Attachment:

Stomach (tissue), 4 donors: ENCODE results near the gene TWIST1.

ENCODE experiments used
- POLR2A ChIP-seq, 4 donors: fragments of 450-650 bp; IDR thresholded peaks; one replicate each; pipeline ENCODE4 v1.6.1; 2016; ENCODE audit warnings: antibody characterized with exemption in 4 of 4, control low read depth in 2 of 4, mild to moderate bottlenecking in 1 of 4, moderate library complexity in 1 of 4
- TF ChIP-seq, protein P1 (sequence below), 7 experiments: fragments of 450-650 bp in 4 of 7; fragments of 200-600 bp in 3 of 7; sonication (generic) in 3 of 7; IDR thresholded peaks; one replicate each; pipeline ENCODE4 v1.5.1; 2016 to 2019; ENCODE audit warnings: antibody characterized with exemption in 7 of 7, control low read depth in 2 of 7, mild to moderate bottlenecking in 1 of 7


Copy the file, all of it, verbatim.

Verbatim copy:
Stomach (tissue), 4 donors: ENCODE results near the gene TWIST1.

ENCODE experiments used
- POLR2A ChIP-seq, 4 donors: fragments of 450-650 bp; IDR thresholded peaks; one replicate each; pipeline ENCODE4 v1.6.1; 2016; ENCODE audit warnings: antibody characterized with exemption in 4 of 4, control low read depth in 2 of 4, mild to moderate bottlenecking in 1 of 4, moderate library complexity in 1 of 4
- TF ChIP-seq, protein P1 (sequence below), 7 experiments: fragments of 450-650 bp in 4 of 7; fragments of 200-600 bp in 3 of 7; sonication (generic) in 3 of 7; IDR thresholded peaks; one replicate each; pipeline ENCODE4 v1.5.1; 2016 to 2019; ENCODE audit warnings: antibody characterized with exemption in 7 of 7, control low read depth in 2 of 7, mild to moderate bottlenecking in 1 of 7